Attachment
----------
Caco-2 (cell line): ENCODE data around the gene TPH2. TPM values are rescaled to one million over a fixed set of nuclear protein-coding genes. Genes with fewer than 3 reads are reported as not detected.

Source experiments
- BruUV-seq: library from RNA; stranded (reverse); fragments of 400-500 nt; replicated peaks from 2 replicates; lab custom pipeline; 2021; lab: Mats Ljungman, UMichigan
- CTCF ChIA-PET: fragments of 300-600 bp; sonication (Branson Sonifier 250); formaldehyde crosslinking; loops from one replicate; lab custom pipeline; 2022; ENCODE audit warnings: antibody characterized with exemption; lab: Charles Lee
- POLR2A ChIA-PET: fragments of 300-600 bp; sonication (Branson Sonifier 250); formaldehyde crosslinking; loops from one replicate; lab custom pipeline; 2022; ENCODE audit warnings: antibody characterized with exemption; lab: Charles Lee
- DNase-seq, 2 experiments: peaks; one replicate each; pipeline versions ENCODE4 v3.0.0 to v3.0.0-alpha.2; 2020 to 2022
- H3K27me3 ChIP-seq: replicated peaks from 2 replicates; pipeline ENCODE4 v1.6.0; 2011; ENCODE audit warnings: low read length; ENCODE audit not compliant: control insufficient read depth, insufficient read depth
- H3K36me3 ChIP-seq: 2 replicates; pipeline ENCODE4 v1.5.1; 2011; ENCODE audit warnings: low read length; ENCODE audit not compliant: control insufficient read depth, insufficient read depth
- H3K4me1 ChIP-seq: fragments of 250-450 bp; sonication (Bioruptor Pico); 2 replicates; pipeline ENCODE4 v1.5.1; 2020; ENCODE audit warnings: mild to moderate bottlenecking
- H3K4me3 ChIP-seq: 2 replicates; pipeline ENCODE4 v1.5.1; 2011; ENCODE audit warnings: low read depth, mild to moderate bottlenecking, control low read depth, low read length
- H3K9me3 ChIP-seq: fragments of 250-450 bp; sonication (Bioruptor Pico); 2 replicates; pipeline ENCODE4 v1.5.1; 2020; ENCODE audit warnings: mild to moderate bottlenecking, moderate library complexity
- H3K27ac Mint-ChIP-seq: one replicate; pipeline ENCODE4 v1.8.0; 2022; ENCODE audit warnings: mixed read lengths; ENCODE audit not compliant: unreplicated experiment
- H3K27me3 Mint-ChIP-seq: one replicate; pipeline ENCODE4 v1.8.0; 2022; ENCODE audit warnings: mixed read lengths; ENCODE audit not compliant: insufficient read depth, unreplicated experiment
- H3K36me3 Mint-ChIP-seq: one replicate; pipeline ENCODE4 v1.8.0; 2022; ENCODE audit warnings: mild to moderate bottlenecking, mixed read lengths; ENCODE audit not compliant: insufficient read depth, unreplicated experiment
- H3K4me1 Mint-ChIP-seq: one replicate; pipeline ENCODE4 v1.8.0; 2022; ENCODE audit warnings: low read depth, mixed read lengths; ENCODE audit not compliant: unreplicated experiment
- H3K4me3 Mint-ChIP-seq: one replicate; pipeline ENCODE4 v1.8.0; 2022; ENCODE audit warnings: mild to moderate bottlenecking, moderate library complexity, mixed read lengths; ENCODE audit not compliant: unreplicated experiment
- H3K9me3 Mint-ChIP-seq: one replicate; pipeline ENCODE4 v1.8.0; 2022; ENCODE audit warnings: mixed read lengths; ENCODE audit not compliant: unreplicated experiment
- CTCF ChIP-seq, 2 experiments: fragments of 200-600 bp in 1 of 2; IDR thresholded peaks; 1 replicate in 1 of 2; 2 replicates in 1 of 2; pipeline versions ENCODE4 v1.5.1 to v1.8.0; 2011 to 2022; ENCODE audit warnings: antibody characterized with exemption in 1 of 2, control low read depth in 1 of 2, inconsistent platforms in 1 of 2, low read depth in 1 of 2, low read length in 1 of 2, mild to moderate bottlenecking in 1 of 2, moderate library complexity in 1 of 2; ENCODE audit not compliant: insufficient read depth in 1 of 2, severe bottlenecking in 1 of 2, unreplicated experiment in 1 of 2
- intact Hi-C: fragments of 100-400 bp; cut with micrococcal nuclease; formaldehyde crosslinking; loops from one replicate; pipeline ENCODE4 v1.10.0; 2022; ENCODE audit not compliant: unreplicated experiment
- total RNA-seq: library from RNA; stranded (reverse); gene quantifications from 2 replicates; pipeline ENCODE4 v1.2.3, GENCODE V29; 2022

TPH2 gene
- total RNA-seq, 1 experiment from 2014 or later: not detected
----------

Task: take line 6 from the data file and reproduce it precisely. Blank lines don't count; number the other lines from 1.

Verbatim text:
- DNase-seq, 2 experiments: peaks; one replicate each; pipeline versions ENCODE4 v3.0.0 to v3.0.0-alpha.2; 2020 to 2022